Although I'm not a developer by any stretch of the imagination, I find the concept of iBeacons to be fascinating. The idea of low-power Bluetooth beacons that can coax apps into providing information about something that's near them is very cool, and a while back I wrote about some apps available from Radius Networks that provided a way to start playing with the technology without investing in any physical iBeacons. Well, Radius Networks is now rolling out the hardware in the form of what it calls RadBeacons, and I recently had a chance to try out two models and configure them with their own unique names.
The US$29 RadBeacon USB (left in image at the top of this post) is a tiny USB dongle that can be plugged into any standard USB adapter for power, while the $39 RadBeacon Tag (the white tag in the middle of the top image) is a battery-powered tag that is perfect for those situations where power may be an issue.
Both the devices work with apps from Radius Networks as well as any other apps that are aware of iBeacons. The free RadBeacon app (universal, optimized for iPhone 5) is used to configure RadBeacon proximity beacons. You can scan for configurable RadBeacons with a single swipe gesture, and each discovered beacon displays its name, model, and ID. Tapping on a discovered beacon shows its name and advertised UUID identifier, major identifier, minor identifier, power value, rate setting, and transmit power setting.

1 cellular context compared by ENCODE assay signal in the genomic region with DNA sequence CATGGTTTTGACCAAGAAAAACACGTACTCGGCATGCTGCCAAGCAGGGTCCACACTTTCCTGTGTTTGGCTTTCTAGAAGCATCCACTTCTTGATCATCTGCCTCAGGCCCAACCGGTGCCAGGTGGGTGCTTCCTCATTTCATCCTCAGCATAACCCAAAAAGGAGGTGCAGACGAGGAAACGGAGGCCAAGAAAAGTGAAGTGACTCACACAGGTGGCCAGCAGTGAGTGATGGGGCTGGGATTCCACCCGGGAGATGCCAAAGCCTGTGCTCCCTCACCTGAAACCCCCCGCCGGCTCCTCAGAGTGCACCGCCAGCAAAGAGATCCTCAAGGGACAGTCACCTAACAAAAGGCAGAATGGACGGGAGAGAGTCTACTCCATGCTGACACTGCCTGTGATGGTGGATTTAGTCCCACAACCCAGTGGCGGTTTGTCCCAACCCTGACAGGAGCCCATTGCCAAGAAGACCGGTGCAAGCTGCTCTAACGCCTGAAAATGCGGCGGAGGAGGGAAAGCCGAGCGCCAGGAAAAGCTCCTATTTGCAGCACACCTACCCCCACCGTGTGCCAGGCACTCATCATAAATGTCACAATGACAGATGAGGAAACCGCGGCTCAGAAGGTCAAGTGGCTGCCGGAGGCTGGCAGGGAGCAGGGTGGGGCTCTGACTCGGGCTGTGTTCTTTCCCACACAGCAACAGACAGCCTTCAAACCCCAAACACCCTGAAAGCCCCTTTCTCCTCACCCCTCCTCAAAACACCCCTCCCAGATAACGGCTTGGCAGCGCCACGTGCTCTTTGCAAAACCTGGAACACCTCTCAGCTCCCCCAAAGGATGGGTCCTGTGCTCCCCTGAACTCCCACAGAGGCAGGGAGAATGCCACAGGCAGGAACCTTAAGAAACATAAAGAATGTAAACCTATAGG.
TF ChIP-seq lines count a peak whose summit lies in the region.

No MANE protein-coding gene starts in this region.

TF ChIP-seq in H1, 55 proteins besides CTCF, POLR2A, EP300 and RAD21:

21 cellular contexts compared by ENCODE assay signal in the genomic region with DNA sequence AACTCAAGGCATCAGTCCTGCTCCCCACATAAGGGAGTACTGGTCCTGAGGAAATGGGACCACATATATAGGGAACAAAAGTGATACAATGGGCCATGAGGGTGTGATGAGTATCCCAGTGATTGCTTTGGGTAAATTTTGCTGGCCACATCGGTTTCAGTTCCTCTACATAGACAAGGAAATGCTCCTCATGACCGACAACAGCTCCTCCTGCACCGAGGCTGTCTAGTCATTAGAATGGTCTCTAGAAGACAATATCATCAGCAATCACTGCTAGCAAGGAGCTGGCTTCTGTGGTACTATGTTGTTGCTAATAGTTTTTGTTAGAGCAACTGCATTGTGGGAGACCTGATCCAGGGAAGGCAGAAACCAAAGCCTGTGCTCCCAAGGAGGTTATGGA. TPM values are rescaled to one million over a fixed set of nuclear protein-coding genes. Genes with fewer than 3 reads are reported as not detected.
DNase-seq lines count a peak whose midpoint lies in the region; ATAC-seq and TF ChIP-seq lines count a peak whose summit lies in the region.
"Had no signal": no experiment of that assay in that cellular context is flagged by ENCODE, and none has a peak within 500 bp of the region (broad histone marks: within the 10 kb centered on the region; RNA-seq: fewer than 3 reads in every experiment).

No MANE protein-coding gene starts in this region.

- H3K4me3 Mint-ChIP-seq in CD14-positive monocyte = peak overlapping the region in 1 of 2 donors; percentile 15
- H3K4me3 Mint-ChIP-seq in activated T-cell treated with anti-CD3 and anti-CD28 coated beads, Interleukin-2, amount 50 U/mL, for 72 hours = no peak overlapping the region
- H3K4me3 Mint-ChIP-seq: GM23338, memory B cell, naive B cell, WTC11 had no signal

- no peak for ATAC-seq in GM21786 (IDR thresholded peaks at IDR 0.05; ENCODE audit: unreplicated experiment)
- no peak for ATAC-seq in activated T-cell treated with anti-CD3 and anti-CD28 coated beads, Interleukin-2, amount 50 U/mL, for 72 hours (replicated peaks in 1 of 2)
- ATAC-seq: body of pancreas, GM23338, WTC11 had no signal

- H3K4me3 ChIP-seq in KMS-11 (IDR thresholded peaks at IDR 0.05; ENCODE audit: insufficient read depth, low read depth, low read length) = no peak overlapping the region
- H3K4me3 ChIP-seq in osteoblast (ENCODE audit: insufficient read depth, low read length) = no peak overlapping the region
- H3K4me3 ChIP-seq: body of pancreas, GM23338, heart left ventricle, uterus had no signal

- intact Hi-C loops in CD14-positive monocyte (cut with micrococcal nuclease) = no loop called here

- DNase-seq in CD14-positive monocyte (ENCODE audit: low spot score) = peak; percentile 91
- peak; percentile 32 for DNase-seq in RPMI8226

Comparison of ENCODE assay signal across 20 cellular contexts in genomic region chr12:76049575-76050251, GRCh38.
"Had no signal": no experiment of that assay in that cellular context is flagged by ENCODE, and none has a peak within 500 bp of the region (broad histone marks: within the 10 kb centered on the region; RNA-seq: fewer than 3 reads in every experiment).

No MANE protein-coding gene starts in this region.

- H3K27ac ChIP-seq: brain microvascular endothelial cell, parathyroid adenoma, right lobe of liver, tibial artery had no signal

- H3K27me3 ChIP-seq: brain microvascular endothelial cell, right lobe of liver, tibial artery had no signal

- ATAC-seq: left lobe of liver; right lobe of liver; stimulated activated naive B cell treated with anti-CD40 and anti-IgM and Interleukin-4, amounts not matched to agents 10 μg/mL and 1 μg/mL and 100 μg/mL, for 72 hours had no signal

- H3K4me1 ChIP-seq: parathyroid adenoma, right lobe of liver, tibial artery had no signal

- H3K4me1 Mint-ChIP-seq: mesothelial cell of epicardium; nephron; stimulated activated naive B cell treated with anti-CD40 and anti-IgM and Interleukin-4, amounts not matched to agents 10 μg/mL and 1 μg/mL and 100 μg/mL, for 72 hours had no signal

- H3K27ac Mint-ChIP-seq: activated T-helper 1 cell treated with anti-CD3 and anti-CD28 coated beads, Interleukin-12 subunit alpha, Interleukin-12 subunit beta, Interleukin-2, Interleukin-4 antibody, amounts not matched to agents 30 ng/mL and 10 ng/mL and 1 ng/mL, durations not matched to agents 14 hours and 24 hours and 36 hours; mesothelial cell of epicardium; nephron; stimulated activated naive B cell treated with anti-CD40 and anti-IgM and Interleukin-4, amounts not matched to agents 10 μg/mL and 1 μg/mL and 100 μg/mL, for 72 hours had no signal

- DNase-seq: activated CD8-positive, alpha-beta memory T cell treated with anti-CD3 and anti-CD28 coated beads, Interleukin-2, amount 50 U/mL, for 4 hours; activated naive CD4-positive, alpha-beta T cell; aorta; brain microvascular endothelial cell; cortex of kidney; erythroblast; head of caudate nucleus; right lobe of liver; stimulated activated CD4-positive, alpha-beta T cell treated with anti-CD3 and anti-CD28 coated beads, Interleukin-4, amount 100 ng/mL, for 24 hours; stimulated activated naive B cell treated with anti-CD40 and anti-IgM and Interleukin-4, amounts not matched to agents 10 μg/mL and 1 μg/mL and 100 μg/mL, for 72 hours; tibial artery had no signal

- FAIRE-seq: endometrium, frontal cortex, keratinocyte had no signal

To update any of those settings, you just enter a valid PIN (which you can also apply), then change the settings and hit Apply. There's also a way to calibrate the measured power of the beacon by holding it at a set distance away, then letting it go through a calibration process. Once calibrated, you can measure the proximity of the beacon with the app as well. When everything is set up the way you want it, it's possible to lock the device so that third parties can't reconfigure it.